Should HDF be HIF?
Ted Habermann, The HDF Group
I first heard of HDF during the “Data Format Wars” of the 1990’s. These “battles” centered on the selection of a format for the emerging NASA Earth Observing System archives, and there were a number of contenders. HDF won that battle in the end because of the inherent flexibility of the format and the tools for reading and writing it.
Now, twenty years later, HDF has emerged as the foundation format for an incredibly diverse and growing selection of scientific and commercial disciplines.
Is it the inherent flexibility of the format that has led to this success? Maybe, but I would pick information integration as the killer HDF feature.
I learned about the “Continuum of Understanding,” originally described by Harlan Cleveland (Information as a Resource, 1982), during the early days of the Web. The continuum has four stages: data, information, knowledge, and wisdom. Data are observations and model results that are collected from the world around us. They are generally numbers that, by themselves, are not very useful. HDF adds structure, context, and organization to the data to create information that can be shared and hopefully absorbed by others.
The knowledge stage of the continuum is where most human discourse happens. Individuals create knowledge as they consume information from multiple sources and merge it with their experience. People share the knowledge that they have gained and present their points of view (context). This discourse hopefully leads to “wisdom,” the current state of the communities’ understanding of the object of study.
HDF does the data part of this continuum very well, but it is the information and knowledge segments of the continuum where it really excels.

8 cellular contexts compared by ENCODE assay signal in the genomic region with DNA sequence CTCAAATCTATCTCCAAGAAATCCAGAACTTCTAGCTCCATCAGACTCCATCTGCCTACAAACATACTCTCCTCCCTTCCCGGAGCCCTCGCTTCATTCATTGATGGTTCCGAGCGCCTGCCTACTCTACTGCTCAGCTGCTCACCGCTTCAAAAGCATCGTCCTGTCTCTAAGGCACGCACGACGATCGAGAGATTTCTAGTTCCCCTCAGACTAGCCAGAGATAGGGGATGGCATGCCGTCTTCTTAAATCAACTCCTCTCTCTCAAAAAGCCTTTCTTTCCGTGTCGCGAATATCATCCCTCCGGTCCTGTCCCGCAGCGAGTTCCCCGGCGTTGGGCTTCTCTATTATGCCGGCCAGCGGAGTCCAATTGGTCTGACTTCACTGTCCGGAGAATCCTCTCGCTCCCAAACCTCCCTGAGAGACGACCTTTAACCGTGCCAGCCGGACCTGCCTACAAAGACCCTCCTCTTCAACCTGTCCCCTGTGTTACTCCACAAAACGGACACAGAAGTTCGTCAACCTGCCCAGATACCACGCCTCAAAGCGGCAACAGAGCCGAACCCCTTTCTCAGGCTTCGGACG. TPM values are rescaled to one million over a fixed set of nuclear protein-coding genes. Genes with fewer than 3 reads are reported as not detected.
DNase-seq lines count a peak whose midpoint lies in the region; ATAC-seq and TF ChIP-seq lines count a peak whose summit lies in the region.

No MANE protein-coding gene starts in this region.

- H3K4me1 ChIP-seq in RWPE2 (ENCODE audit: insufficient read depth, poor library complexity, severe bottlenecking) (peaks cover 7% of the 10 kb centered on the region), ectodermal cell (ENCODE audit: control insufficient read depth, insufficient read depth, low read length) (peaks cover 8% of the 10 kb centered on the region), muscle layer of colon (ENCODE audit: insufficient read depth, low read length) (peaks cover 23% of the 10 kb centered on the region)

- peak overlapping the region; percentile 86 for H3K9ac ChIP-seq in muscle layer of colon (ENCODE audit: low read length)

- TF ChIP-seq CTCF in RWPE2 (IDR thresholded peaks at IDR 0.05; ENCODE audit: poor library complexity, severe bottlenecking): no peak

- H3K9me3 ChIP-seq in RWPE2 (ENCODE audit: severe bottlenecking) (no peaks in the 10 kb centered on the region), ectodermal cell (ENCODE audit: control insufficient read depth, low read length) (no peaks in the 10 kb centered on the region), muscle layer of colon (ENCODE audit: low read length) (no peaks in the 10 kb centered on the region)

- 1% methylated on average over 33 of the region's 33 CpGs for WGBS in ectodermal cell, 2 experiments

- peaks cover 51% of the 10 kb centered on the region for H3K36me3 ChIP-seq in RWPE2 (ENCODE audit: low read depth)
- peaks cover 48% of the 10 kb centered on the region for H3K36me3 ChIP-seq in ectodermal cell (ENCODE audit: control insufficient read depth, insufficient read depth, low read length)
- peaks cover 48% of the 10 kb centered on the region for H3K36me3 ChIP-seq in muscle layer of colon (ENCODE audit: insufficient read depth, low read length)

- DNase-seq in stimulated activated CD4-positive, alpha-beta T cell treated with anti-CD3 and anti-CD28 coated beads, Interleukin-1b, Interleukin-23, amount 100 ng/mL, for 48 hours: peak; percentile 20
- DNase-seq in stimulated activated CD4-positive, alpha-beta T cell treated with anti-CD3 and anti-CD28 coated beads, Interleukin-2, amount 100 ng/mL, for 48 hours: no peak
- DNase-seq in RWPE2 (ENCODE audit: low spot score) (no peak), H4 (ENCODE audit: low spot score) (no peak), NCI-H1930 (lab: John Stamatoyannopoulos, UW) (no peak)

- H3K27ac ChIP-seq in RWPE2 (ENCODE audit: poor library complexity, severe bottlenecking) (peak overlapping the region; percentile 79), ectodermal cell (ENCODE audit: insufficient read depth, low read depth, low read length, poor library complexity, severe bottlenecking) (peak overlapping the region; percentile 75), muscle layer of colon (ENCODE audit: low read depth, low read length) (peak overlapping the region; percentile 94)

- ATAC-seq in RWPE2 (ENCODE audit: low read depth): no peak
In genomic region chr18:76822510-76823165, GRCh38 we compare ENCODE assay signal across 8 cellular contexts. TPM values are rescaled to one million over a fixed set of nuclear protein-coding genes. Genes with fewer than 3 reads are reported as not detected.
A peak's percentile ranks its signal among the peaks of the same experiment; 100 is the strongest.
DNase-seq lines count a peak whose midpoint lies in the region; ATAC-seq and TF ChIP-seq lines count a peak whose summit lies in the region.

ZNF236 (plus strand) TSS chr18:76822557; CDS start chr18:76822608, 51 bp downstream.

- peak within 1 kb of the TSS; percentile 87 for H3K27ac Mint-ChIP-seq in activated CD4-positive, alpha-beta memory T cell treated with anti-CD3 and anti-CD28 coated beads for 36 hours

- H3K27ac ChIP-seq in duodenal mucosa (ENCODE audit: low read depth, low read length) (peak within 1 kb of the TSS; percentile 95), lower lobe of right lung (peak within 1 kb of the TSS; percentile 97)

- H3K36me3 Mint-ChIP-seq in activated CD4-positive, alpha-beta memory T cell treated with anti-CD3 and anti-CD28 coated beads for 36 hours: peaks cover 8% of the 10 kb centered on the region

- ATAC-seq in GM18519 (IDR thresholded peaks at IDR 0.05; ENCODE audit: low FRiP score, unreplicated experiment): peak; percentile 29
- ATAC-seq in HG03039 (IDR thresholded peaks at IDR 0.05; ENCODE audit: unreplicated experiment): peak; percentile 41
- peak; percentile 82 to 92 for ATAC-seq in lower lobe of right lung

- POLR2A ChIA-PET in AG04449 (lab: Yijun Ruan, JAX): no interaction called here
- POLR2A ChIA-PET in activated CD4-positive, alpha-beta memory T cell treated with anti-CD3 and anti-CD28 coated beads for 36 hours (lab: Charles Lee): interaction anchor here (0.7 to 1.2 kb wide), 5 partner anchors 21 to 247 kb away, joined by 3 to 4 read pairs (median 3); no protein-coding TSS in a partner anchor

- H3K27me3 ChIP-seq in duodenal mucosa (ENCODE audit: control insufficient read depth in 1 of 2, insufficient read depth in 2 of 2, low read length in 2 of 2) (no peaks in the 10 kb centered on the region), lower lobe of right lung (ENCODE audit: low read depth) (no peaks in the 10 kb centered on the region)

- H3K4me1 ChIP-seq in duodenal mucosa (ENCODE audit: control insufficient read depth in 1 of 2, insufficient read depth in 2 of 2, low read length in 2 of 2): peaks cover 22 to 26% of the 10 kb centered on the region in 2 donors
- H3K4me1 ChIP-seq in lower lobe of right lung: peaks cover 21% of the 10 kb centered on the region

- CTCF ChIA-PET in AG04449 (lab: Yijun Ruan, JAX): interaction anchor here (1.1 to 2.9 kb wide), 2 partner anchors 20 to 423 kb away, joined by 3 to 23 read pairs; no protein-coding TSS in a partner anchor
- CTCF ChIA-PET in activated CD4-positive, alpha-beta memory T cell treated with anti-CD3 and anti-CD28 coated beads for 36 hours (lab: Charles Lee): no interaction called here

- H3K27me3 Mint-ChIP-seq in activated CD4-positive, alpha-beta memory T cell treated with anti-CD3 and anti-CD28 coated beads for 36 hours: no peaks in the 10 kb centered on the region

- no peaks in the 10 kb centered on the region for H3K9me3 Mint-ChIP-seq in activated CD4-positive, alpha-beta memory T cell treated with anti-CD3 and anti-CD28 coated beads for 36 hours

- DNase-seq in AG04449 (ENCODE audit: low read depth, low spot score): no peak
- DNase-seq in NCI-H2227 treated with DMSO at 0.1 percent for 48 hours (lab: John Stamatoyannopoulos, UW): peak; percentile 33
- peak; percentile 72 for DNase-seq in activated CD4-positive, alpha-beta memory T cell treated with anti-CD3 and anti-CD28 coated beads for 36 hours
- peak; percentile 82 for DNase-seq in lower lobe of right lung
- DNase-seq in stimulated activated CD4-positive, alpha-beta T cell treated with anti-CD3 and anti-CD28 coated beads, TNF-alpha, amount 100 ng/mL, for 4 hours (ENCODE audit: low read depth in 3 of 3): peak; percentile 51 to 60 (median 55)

HDF supports evolving data to information by providing incredibly rich mechanisms for attaching structured documentation (metadata) to any object in HDF files. In some cases, this documentation can be a simple set of flat attributes. The Attribute Convention for Data Discovery (ACDD) developed in the netCDF/HDF community is a great example of how even flat global attributes can facilitate data description and discovery. The simple set of global attributes used in this convention has been very successful in adding a standard discovery layer to THREDDS servers all over the world and in integrating metadata from HDF files written using the netCDF interface with international metadata standards.
As products developed in HDF become more complex, including:
- data from multiple observation streams and instruments
- auxiliary data for calibration or geolocation, and
- metadata for use and understanding,
the need for metadata for specific datasets or groups of datasets increases. Of course, the flexibility of HDF again rises to the task here, supporting structured metadata for any group or dataset in the file. Recently developed prototypes for data from the upcoming NASA Ice Cloud and Land Elevation Satellite mission (ICESat-2) use over 600 groups to organize data and associated metadata into natural units that are easy to use and understand.
The metadata capabilities built into HDF also support the evolution of information into community knowledge as communities agree on structures and metadata for sharing data stored in HDF. There are too many of these community conventions to count, and they span all scales and disciplines where HDF is used. One common application is sharing data collected by large and expensive facilities (dust accelerators, experimental plasma machines, or satellites) across communities. Being able to use and understand these data without first decoding some arcane format is the foundation for community information-sharing and knowledge-building.
The data stored in HDF files are compressed blobs of bits and bytes generated by instruments, programs, and models. These put the data in HDF. The associated metadata make these data useable and understandable across communities and facilitate the creation of knowledge and, eventually, community wisdom. They put the information in “Hierarchical Information Format.”